# Name of this identity? $\int e^{\alpha x}\cos(\beta x) \space dx = \frac{e^{\alpha x} (\alpha \cos(\beta x)+\beta \sin(\beta x))}{\alpha^2+\beta^2}$

Again:

$$\int e^{\alpha x}\cos(\beta x) \space dx = \frac{e^{\alpha x} (\alpha \cos(\beta x)+\beta \sin(\beta x))}{\alpha^2+\beta^2}$$

Also the one for $\sin$:

$$\int e^{\alpha x}\sin(\beta x) \space dx = \frac{e^{\alpha x} (\alpha \sin(\beta x)-\beta \cos(\beta x))}{\alpha^2+\beta^2}$$

Both help avoid integration by parts. I find these two proofs very useful and I'd like to know what their names are.

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You can use \sin and \cos in LaTeX to make your problem more readable. –  Tyler Feb 1 '11 at 2:04
@tyler: ah thanks! I should've thought of that. It's my first time actually writing something complicated. –  JustcallmeDrago Feb 1 '11 at 2:07
@Tyler Bailey: Just wondering, how did you edit that post? Don't you need 2000 reputation? –  PEV Feb 1 '11 at 2:12
What you have given here is an identity, and can ask for it's name. You haven't actually given any proof... –  Aryabhata Feb 1 '11 at 2:26
I seriously doubt those equalities have a name: they are just indefinite integrals, and there are way too many of those to name them... –  Mariano Suárez-Alvarez Feb 1 '11 at 3:52

They are the real and imaginary parts of the following identity: $$\int{e^{(\alpha+i\beta)x}dx} = \frac{e^{(\alpha+i\beta)x}}{\alpha+i\beta} = \frac{(\alpha - i\beta)e^{(\alpha+i\beta)x}}{\alpha^2 + \beta^2}.$$

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Does it have a name? –  JustcallmeDrago Feb 1 '11 at 3:04
and also: Wait, what? Could you give some explanation on how that relates to my identity? I don't understand how trig becomes something containing $i$ –  JustcallmeDrago Feb 1 '11 at 3:07
@JustcallmeDrago Take a look at Euler's formula and you'll see the relationship. –  Adrián Barquero Feb 1 '11 at 3:15
@mjqxxxx Now that is a very clever way to find them! –  Pedro Tamaroff Apr 29 '12 at 1:01

I answered this in another question, but I think it might apply better here:

In general, if you want to find $$\int e^{ax}\cdot \sin{bx}\cdot dx$$ you can argue as follows:

Note that for any $\alpha$ or $\beta$, you have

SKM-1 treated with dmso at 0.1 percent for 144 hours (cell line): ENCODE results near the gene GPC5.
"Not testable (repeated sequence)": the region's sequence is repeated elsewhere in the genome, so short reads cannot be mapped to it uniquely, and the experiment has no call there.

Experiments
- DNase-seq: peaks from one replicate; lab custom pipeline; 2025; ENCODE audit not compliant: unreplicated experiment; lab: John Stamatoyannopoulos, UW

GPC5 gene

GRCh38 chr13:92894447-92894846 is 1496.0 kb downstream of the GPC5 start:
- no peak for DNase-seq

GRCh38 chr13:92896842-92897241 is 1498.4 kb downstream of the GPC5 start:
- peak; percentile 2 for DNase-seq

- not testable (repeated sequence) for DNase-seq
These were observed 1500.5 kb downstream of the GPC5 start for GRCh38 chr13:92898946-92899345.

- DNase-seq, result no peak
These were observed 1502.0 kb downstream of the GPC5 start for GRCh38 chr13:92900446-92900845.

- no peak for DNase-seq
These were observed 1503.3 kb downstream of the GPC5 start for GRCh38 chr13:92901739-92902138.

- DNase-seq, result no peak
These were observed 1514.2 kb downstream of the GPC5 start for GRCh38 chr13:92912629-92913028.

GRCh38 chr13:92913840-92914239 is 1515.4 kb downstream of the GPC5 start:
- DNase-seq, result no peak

\eqalign{ & \frac{d}{{dx}}\left( {{e^{\alpha x}}\sin \beta x} \right) = \alpha {e^{\alpha x}}\sin \beta x + \beta {e^{\alpha x}}\cos \beta x \cr & \frac{d}{{dx}}\left( {{e^{\alpha x}}\cos \beta x} \right) = \alpha {e^{\alpha x}}\cos \beta x - \beta {e^{\alpha x}}\sin \beta x \cr}

so that any integral of the form

$$\int e^{\alpha x}\cdot \sin{\beta x}\cdot dx$$

is a linear combination of the former functions. Let's then find $c_1$ and $c_2$ such that

$$\frac{d}{{dx}}\left( {{c_1}{e^{\alpha x}}\sin \beta x + {c_2}{e^{\alpha x}}\cos \beta x} \right) = {e^{\alpha x}}\sin \beta x$$

$${c_1}\alpha {e^{\alpha x}}\sin \beta x + {c_1}\beta {e^{\alpha x}}\cos \beta x + {c_2}\alpha {e^{\alpha x}}\cos \beta x - {c_2}\beta {e^{\alpha x}}\sin \beta x = {e^{\alpha x}}\sin \beta x$$

This means we need

\eqalign{ & {c_1}\alpha - {c_2}\beta = 1 \cr & {c_1}\beta + {c_2}\alpha = 0 \cr}

This will yield with little work

\eqalign{ & {c_1} = \frac{\alpha }{{{\alpha ^2} + {\beta ^2}}} \cr & {c_2} = - \frac{\beta }{{{\alpha ^2} + {\beta ^2}}} \cr}

which means that, in general:

$$\int {{e^{\alpha x}}} \cdot\sin \beta x\cdot dx = {e^{\alpha x}}\frac{{\alpha \sin \beta x - \beta \cos \beta x}}{{{\alpha ^2} + {\beta ^2}}} + C$$

Analogously, you will get that

$$\int {{e^{\alpha x}}} \cdot\cos \beta x\cdot dx = {e^{\alpha x}}\frac{{\alpha \cos \beta x + \beta \sin \beta x}}{{{\alpha ^2} + {\beta ^2}}} + C$$

This has no formal name, it is just a formula for finding a primitive.

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HINT

Generally, if we denote $A=\int e^{a x} \cdot \cos (b x) \ dx$ and $B=\int e^{a x} \cdot \sin (b x) \ dx$ and integrate by parts A and B, then we obtain an easy-to-solve system in $A$ and $B$. But this is just another possible approach. However, mjqxxxx's approach is by far a better one.

Chris.

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